NVIDIA A40 PCIe

NVIDIA A40 PCIe

About GPU

The NVIDIA A40 PCIe GPU is a powerhouse of a graphics processing unit, offering an impressive array of features and capabilities for desktop users. With a base clock of 1305MHz and a boost clock of 1740MHz, this GPU delivers exceptional performance across a wide range of applications, including gaming, content creation, and professional visualization. One of the most impressive aspects of the A40 is its massive 48GB of GDDR6 memory, providing ample room for demanding workloads and resource-intensive tasks. Combined with a memory clock of 1812MHz, users can expect smooth, responsive performance even when working with large datasets or complex 3D models. With 10752 shading units and 6MB of L2 cache, the A40 is well-equipped to handle even the most demanding graphics tasks. Its 300W TDP ensures that it can deliver sustained high performance without running into thermal limitations, making it an excellent choice for professionals who rely on consistent, reliable performance. Overall, the NVIDIA A40 PCIe GPU is a top-tier option for anyone in need of uncompromising graphics performance. Whether you're a professional content creator, a data scientist, or a serious gamer, this GPU has the features and capabilities to meet your needs. With a theoretical performance of 37.42 TFLOPS, the A40 is well-suited to handle the most demanding workloads with ease, making it a standout option in the high-end GPU market.

Basic

Label Name
NVIDIA
Platform
Desktop
Launch Date
October 2020
Model Name
A40 PCIe
Generation
Tesla
Base Clock
1305MHz
Boost Clock
1740MHz
Bus Interface
PCIe 4.0 x16

Memory Specifications

Memory Size
48GB
Memory Type
GDDR6
Memory Bus
?
The memory bus width refers to the number of bits of data that the video memory can transfer within a single clock cycle. The larger the bus width, the greater the amount of data that can be transmitted instantaneously, making it one of the crucial parameters of video memory. The memory bandwidth is calculated as: Memory Bandwidth = Memory Frequency x Memory Bus Width / 8. Therefore, when the memory frequencies are similar, the memory bus width will determine the size of the memory bandwidth.
384bit
Memory Clock
1812MHz
Bandwidth
?
Memory bandwidth refers to the data transfer rate between the graphics chip and the video memory. It is measured in bytes per second, and the formula to calculate it is: memory bandwidth = working frequency × memory bus width / 8 bits.
695.8 GB/s

Theoretical Performance

Pixel Rate
?
Pixel fill rate refers to the number of pixels a graphics processing unit (GPU) can render per second, measured in MPixels/s (million pixels per second) or GPixels/s (billion pixels per second). It is the most commonly used metric to evaluate the pixel processing performance of a graphics card.
194.9 GPixel/s
Texture Rate
?
Texture fill rate refers to the number of texture map elements (texels) that a GPU can map to pixels in a single second.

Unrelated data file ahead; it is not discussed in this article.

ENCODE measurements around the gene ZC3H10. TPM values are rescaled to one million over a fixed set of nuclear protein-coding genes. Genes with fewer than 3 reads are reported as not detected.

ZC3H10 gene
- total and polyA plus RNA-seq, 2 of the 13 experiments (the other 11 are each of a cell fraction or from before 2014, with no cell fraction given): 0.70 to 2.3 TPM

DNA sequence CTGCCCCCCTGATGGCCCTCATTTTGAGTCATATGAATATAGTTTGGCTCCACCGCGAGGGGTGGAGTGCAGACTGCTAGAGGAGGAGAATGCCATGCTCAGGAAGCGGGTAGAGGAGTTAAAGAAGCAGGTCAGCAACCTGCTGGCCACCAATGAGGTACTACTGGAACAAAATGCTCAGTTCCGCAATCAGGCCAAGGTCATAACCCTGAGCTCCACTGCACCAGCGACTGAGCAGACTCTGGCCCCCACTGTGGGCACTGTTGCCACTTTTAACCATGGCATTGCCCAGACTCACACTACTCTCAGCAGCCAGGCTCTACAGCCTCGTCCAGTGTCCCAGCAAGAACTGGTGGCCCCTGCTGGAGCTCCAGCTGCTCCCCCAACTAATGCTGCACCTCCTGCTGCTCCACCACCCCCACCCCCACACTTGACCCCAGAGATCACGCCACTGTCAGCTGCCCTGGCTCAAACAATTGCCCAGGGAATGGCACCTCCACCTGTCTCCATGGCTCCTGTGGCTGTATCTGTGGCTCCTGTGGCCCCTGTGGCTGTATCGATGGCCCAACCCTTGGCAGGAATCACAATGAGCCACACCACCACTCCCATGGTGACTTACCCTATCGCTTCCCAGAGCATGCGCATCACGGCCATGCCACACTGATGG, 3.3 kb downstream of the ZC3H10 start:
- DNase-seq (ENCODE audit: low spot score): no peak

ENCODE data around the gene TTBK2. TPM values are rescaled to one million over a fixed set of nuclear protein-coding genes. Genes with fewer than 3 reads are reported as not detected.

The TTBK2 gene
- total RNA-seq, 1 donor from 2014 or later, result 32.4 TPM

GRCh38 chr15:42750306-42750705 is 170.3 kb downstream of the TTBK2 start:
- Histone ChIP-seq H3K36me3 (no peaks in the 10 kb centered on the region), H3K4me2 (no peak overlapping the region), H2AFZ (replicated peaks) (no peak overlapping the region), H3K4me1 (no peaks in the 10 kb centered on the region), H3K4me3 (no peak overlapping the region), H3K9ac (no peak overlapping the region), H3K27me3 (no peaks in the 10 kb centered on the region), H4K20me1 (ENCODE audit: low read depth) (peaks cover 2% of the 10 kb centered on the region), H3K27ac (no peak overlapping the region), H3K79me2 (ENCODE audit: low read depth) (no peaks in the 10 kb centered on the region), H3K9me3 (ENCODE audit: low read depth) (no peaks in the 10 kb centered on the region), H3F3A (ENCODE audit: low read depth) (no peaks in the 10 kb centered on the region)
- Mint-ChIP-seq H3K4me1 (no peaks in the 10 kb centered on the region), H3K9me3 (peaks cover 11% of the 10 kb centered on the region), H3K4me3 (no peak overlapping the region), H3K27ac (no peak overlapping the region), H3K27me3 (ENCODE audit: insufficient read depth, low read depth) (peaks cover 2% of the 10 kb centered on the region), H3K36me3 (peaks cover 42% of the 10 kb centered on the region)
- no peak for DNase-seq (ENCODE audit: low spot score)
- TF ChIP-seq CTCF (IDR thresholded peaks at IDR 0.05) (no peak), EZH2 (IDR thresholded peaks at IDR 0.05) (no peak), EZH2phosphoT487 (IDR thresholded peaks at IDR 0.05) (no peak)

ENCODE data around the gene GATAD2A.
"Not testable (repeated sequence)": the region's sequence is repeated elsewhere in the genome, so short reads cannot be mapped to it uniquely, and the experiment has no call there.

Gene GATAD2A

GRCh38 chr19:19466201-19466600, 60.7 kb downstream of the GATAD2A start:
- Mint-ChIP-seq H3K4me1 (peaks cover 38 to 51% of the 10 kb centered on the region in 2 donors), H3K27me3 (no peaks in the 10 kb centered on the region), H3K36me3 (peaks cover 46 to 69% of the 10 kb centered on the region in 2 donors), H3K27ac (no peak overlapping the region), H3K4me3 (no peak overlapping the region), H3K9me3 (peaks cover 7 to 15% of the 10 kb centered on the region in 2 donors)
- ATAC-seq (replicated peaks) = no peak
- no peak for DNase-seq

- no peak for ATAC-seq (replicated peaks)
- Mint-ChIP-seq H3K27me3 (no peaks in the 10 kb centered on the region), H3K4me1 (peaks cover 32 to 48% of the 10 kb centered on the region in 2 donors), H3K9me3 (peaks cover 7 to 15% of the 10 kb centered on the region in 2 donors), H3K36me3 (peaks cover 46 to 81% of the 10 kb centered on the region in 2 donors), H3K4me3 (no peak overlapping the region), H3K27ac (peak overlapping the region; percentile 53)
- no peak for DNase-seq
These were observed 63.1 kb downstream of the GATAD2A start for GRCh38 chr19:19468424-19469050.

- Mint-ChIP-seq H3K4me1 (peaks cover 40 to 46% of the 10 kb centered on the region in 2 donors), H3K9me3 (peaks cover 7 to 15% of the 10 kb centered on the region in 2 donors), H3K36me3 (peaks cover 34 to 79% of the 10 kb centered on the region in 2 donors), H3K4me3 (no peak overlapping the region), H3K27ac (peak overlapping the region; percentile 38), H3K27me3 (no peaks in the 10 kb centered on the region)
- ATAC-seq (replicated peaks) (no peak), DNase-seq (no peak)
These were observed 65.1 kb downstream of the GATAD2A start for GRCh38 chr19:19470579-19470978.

584.6 GTexel/s
FP16 (half)
?
An important metric for measuring GPU performance is floating-point computing capability. Half-precision floating-point numbers (16-bit) are used for applications like machine learning, where lower precision is acceptable. Single-precision floating-point numbers (32-bit) are used for common multimedia and graphics processing tasks, while double-precision floating-point numbers (64-bit) are required for scientific computing that demands a wide numeric range and high accuracy.
37.42 TFLOPS
FP64 (double)
?
An important metric for measuring GPU performance is floating-point computing capability. Double-precision floating-point numbers (64-bit) are required for scientific computing that demands a wide numeric range and high accuracy, while single-precision floating-point numbers (32-bit) are used for common multimedia and graphics processing tasks. Half-precision floating-point numbers (16-bit) are used for applications like machine learning, where lower precision is acceptable.
584.6 GFLOPS
FP32 (float)
?
An important metric for measuring GPU performance is floating-point computing capability. Single-precision floating-point numbers (32-bit) are used for common multimedia and graphics processing tasks, while double-precision floating-point numbers (64-bit) are required for scientific computing that demands a wide numeric range and high accuracy. Half-precision floating-point numbers (16-bit) are used for applications like machine learning, where lower precision is acceptable.
36.672 TFLOPS

Miscellaneous

SM Count
?
Multiple Streaming Processors (SPs), along with other resources, form a Streaming Multiprocessor (SM), which is also referred to as a GPU's major core. These additional resources include components such as warp schedulers, registers, and shared memory. The SM can be considered the heart of the GPU, similar to a CPU core, with registers and shared memory being scarce resources within the SM.
84
Shading Units
?
The most fundamental processing unit is the Streaming Processor (SP), where specific instructions and tasks are executed. GPUs perform parallel computing, which means multiple SPs work simultaneously to process tasks.
10752
L1 Cache
128 KB (per SM)
L2 Cache
6MB
TDP
300W
Vulkan Version
?
Vulkan is a cross-platform graphics and compute API by Khronos Group, offering high performance and low CPU overhead. It lets developers control the GPU directly, reduces rendering overhead, and supports multi-threading and multi-core processors.
1.3
OpenCL Version
3.0

Benchmarks

FP32 (float)
Score
36.672 TFLOPS
Blender
Score
5010

Compared to Other GPU

FP32 (float) / TFLOPS
37.75 +2.9%
36.853 +0.5%
36.672
36.574 -0.3%
35.873 -2.2%